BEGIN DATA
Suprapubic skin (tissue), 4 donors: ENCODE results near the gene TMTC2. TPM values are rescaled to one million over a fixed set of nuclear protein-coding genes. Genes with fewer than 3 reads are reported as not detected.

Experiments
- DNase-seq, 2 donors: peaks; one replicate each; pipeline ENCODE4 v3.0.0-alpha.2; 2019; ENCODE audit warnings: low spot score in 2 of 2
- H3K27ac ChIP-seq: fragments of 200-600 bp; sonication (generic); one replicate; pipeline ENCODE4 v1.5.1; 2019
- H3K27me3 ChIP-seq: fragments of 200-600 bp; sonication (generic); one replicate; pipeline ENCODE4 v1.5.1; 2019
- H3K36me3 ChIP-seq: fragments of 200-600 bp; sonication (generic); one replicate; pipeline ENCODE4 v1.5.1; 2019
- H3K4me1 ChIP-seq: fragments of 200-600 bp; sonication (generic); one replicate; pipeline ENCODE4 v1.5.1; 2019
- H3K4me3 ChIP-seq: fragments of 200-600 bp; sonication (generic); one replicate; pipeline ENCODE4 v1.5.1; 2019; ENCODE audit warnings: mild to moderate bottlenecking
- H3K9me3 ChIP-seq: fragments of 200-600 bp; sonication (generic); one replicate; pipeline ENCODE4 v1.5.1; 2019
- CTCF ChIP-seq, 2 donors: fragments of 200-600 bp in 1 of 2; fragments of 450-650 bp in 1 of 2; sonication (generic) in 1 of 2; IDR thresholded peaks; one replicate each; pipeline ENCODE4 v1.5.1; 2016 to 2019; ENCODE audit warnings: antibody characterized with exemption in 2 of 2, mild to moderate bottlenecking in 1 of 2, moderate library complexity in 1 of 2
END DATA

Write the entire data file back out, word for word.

Suprapubic skin (tissue), 4 donors: ENCODE results near the gene TMTC2. TPM values are rescaled to one million over a fixed set of nuclear protein-coding genes. Genes with fewer than 3 reads are reported as not detected.

Experiments
- DNase-seq, 2 donors: peaks; one replicate each; pipeline ENCODE4 v3.0.0-alpha.2; 2019; ENCODE audit warnings: low spot score in 2 of 2
- H3K27ac ChIP-seq: fragments of 200-600 bp; sonication (generic); one replicate; pipeline ENCODE4 v1.5.1; 2019
- H3K27me3 ChIP-seq: fragments of 200-600 bp; sonication (generic); one replicate; pipeline ENCODE4 v1.5.1; 2019
- H3K36me3 ChIP-seq: fragments of 200-600 bp; sonication (generic); one replicate; pipeline ENCODE4 v1.5.1; 2019
- H3K4me1 ChIP-seq: fragments of 200-600 bp; sonication (generic); one replicate; pipeline ENCODE4 v1.5.1; 2019
- H3K4me3 ChIP-seq: fragments of 200-600 bp; sonication (generic); one replicate; pipeline ENCODE4 v1.5.1; 2019; ENCODE audit warnings: mild to moderate bottlenecking
- H3K9me3 ChIP-seq: fragments of 200-600 bp; sonication (generic); one replicate; pipeline ENCODE4 v1.5.1; 2019
- CTCF ChIP-seq, 2 donors: fragments of 200-600 bp in 1 of 2; fragments of 450-650 bp in 1 of 2; sonication (generic) in 1 of 2; IDR thresholded peaks; one replicate each; pipeline ENCODE4 v1.5.1; 2016 to 2019; ENCODE audit warnings: antibody characterized with exemption in 2 of 2, mild to moderate bottlenecking in 1 of 2, moderate library complexity in 1 of 2